The Giving Pig

This came out of a couple of conversations with the kids and staff of Glenside Middle School and Glenside Public Library over the last couple of days. There was some talk about the fact that there are really no recent books for young readers about WW1 (and probably none forthcoming, because I can't imagine any of publishers WANTING me to write such a book). Here's an attempt at one: just add pictures.  Particular note goes to Julie Jurgens. 


   In 1917, there lived a farmer who had a talking pig. One day the farmer came to see the pig, and the pig, who was sensitive and caring, noticed that the farmer seemed depressed.

   "What's wrong?" asked the pig.

   "The country has gone to war," said the farmer. "I have sent all of my children away to fight, and the country is running low on food. We need bacon for breakfast."

   "Take my son," said the pig. "You can make him into bacon."

   So the farmer took the pig's son, and the people in the farmhouse had bacon for a long time to come, even though there was a war on and rations were strict.

   Then one day, the farmer came back, and looked sad again.

   "It is nearly Easter," he said. "And we are under strict rations. It will never be the same celebrating Easter without the children, but it looks as though we may not even have any ham."

   "Take my daughter," said the pig. "You can make her into a wonderful ham."

   So the farmer took the pig's daughter, and the part of his family that was not fighting in the Great War had a delicious ham for easter. The pig didn't mind so much, because he knew they were going to get eaten eventually anyway. He thought that maybe if he kept sending off his children, the farmer would be so grateful that he'd never eat him.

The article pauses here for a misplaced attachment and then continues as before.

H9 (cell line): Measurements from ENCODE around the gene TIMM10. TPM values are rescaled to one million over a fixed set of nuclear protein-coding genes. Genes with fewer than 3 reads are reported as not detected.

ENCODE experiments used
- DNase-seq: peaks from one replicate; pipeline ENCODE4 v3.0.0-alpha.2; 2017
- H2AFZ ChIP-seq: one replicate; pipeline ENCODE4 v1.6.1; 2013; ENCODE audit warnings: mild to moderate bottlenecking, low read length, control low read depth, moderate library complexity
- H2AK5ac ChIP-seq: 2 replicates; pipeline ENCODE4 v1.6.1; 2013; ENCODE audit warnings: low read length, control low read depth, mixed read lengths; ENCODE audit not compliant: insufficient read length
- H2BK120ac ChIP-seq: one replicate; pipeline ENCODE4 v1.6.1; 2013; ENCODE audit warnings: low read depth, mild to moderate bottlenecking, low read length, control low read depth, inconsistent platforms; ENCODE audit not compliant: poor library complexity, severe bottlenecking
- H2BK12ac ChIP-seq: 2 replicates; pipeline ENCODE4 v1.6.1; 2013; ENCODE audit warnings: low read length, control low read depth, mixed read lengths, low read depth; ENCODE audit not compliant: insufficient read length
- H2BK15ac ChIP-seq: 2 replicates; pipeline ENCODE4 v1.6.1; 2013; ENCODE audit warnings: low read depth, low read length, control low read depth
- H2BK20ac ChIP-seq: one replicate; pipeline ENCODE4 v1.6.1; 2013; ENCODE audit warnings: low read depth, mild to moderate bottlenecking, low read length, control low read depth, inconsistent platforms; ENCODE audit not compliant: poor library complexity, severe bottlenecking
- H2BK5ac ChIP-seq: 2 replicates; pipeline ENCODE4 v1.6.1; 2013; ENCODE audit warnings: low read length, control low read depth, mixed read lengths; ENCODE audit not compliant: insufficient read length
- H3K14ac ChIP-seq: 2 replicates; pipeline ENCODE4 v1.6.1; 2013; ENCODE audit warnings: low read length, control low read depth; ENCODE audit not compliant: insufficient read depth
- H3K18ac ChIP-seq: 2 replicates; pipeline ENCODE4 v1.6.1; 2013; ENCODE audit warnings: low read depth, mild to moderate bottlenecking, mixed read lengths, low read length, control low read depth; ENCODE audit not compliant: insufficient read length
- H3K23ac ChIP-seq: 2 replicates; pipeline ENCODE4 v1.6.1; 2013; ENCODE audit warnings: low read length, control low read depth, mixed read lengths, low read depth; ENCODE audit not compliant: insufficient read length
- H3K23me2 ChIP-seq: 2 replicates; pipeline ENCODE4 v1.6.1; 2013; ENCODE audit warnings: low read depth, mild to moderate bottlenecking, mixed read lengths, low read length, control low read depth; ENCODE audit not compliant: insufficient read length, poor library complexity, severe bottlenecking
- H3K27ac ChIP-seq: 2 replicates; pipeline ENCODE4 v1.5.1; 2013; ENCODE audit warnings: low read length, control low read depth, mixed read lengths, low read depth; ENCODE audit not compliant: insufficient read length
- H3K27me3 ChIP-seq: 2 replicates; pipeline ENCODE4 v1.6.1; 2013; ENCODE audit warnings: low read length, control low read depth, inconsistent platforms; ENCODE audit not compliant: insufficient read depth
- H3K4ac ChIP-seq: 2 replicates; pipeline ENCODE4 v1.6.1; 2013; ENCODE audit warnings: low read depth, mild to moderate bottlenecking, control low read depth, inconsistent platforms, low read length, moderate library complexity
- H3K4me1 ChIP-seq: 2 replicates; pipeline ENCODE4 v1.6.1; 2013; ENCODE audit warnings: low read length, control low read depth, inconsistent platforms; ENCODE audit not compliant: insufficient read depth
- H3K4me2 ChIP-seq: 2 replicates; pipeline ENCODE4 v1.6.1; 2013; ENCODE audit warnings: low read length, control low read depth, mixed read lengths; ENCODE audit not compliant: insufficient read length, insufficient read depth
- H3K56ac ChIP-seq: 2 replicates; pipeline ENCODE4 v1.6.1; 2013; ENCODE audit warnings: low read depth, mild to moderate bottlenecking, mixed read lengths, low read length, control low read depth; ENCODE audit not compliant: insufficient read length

Then, one day, the farmer came back looking very sad.

   "What is wrong?" asked the pig. "Do you have to eat me?"

   "Yes," said the farmer. "I will have to eat you. But that is not why I'm sad."

   At this point, since he was about to be killed, the pig didn't really care what was on the farmer's mind anymore, but the farmer spoke up to explain himself anyway.

   "The war is over," said the farmer. "And we won."

   "Isn't that a good thing?" asked the pig. 

   "Yes, but my sons were killed in the trenches," said the farmer, "and even though the war is over, it didn't really accomplish anything. I sent my children away to be slaughtered, and it was all for nothing."

  "Yeah," said the pig. "Tell me about it."

     The End

No comments:

Adam's New Book: Sept 2013